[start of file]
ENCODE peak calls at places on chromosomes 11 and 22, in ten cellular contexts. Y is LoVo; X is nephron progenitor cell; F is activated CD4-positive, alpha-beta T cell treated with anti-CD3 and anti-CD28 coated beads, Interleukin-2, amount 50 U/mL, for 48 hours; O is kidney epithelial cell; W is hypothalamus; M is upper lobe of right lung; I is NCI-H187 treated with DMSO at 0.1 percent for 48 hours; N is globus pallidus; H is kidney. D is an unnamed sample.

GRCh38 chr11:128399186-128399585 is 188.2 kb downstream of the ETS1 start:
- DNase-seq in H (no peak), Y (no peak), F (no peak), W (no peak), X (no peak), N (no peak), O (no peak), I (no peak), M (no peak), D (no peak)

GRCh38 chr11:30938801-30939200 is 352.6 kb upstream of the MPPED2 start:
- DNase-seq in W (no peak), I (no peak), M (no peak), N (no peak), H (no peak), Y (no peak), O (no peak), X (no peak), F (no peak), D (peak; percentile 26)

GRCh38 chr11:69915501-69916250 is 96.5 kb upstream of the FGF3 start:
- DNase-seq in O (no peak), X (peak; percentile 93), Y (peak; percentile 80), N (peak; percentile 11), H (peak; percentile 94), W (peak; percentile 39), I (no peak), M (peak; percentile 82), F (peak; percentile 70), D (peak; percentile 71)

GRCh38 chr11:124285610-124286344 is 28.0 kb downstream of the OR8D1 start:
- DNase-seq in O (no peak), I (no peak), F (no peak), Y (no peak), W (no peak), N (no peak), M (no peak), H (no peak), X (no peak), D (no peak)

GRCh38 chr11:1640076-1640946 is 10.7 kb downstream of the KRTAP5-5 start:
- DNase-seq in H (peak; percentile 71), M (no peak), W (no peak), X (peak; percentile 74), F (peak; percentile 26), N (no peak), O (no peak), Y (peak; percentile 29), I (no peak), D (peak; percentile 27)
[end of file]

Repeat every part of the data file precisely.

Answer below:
ENCODE peak calls at places on chromosomes 11 and 22, in ten cellular contexts. Y is LoVo; X is nephron progenitor cell; F is activated CD4-positive, alpha-beta T cell treated with anti-CD3 and anti-CD28 coated beads, Interleukin-2, amount 50 U/mL, for 48 hours; O is kidney epithelial cell; W is hypothalamus; M is upper lobe of right lung; I is NCI-H187 treated with DMSO at 0.1 percent for 48 hours; N is globus pallidus; H is kidney. D is an unnamed sample.

GRCh38 chr11:128399186-128399585 is 188.2 kb downstream of the ETS1 start:
- DNase-seq in H (no peak), Y (no peak), F (no peak), W (no peak), X (no peak), N (no peak), O (no peak), I (no peak), M (no peak), D (no peak)

GRCh38 chr11:30938801-30939200 is 352.6 kb upstream of the MPPED2 start:
- DNase-seq in W (no peak), I (no peak), M (no peak), N (no peak), H (no peak), Y (no peak), O (no peak), X (no peak), F (no peak), D (peak; percentile 26)

GRCh38 chr11:69915501-69916250 is 96.5 kb upstream of the FGF3 start:
- DNase-seq in O (no peak), X (peak; percentile 93), Y (peak; percentile 80), N (peak; percentile 11), H (peak; percentile 94), W (peak; percentile 39), I (no peak), M (peak; percentile 82), F (peak; percentile 70), D (peak; percentile 71)

GRCh38 chr11:124285610-124286344 is 28.0 kb downstream of the OR8D1 start:
- DNase-seq in O (no peak), I (no peak), F (no peak), Y (no peak), W (no peak), N (no peak), M (no peak), H (no peak), X (no peak), D (no peak)

GRCh38 chr11:1640076-1640946 is 10.7 kb downstream of the KRTAP5-5 start:
- DNase-seq in H (peak; percentile 71), M (no peak), W (no peak), X (peak; percentile 74), F (peak; percentile 26), N (no peak), O (no peak), Y (peak; percentile 29), I (no peak), D (peak; percentile 27)